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The peculiar similarity sheep farmers and barbers have

Posted: 8:44 PM, Aug 02, 2019
Updated: 2019-08-02 21:44:11-04

MILWAUKEE — “We really just mix it up and work it in.”

"Make him just look sharp and put together.”

“It's like if you have a job interview and you want to look perfect, you just go in for a little bit of a trim, make him just look sharp and put together.”

This sure sounds like what a barber would say, but surprisingly it's not. This is a sheep farmer explaining how she gets her sheep ready for competition.

"I mean, it is great to win and you're obviously competitive. That is why we spend so much time doing it, but it is, at the end of the day, you are out there with people that you like," said Tiffany Deakin, a fourth-generation sheep farmer.

She and her brother Colin have been doing this for as long as she can remember.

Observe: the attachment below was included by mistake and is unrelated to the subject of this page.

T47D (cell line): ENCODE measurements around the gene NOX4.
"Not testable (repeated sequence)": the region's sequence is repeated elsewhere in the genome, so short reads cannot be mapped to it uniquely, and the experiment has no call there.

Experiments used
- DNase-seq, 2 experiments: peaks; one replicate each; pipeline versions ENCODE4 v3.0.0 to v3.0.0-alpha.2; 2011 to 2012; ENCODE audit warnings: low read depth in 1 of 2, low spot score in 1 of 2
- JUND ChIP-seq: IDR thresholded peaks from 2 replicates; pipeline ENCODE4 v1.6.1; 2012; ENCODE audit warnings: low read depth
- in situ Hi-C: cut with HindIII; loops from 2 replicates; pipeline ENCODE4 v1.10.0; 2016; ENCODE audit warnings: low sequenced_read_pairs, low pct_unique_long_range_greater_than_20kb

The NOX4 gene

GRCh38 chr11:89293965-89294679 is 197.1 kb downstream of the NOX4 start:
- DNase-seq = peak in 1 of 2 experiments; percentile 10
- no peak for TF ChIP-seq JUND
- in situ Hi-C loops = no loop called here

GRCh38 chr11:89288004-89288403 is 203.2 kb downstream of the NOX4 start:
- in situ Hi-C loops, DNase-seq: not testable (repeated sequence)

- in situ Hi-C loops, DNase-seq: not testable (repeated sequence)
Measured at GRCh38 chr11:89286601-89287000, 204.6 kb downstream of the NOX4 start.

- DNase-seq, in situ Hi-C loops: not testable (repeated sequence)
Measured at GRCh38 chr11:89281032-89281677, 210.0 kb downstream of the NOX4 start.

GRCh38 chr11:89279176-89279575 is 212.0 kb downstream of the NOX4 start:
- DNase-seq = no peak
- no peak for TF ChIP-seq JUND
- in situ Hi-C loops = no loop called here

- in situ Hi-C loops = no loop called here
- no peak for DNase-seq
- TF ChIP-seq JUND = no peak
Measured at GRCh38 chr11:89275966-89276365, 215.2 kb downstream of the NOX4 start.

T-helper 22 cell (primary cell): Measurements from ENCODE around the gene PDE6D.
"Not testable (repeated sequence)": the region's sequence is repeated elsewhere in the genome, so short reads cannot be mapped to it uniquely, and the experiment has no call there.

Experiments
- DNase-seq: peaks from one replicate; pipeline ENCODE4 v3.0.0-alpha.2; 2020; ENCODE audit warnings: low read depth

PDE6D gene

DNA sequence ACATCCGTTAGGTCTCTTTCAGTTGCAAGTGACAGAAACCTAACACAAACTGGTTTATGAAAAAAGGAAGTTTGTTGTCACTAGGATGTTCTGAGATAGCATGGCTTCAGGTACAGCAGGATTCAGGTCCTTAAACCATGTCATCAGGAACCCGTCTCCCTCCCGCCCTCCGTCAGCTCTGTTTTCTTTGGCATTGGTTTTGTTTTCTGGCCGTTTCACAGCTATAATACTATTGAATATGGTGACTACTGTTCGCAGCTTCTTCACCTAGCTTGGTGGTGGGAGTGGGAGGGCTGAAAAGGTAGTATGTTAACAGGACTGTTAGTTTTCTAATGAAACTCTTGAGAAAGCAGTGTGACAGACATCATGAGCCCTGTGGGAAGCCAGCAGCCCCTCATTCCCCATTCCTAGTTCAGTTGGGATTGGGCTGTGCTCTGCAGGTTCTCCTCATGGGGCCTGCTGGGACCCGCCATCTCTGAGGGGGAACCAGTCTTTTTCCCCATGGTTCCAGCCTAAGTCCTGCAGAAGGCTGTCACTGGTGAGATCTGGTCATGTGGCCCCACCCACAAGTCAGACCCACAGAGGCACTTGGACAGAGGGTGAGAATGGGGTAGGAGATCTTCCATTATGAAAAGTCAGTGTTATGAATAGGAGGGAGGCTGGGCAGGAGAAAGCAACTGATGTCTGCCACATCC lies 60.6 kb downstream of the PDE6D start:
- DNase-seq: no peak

"Our family has been showing competitively for three generations," she said.

On Friday, one day before the sheep show at the Wisconsin State Fair, she and her brother (and her brother's girlfriend) were cleaning up their sheep.

"Give them a nice little scrub."

Aside from raising these sheep, the day before a competition they have to trim, brush and scrub them down to get them clean and presentable.

"If we got paid by sheep what barbers got paid per person, this would be lucrative.” — fourth-generation sheep farmer Tiffany Deakin

The sheep even get a deep shampoo scrub, but there isn't a tip given after this appointment.

"If we got paid by sheep what barbers got paid per person, this would be lucrative,” she said.

Judges are looking for a few key attributes.

"Sixty percent structure, 40 percent wool. They look at the gait when they walk. If his head is breed character. So we breed of those really long ears and Roman nose.”

It takes a lot of skill to win, and that's something the Deakins have. Their family is being inducted into the Wisconsin State Fair Sheep Barn Hall of Fame.

Tiffany is quick to say she likes talking about farm culture and her sheep. It's what gives the public a window into a vital workforce of our country. She also takes a lot of pride in her sheep. With each snip, she is preserving her family's legacy and carrying it into the future.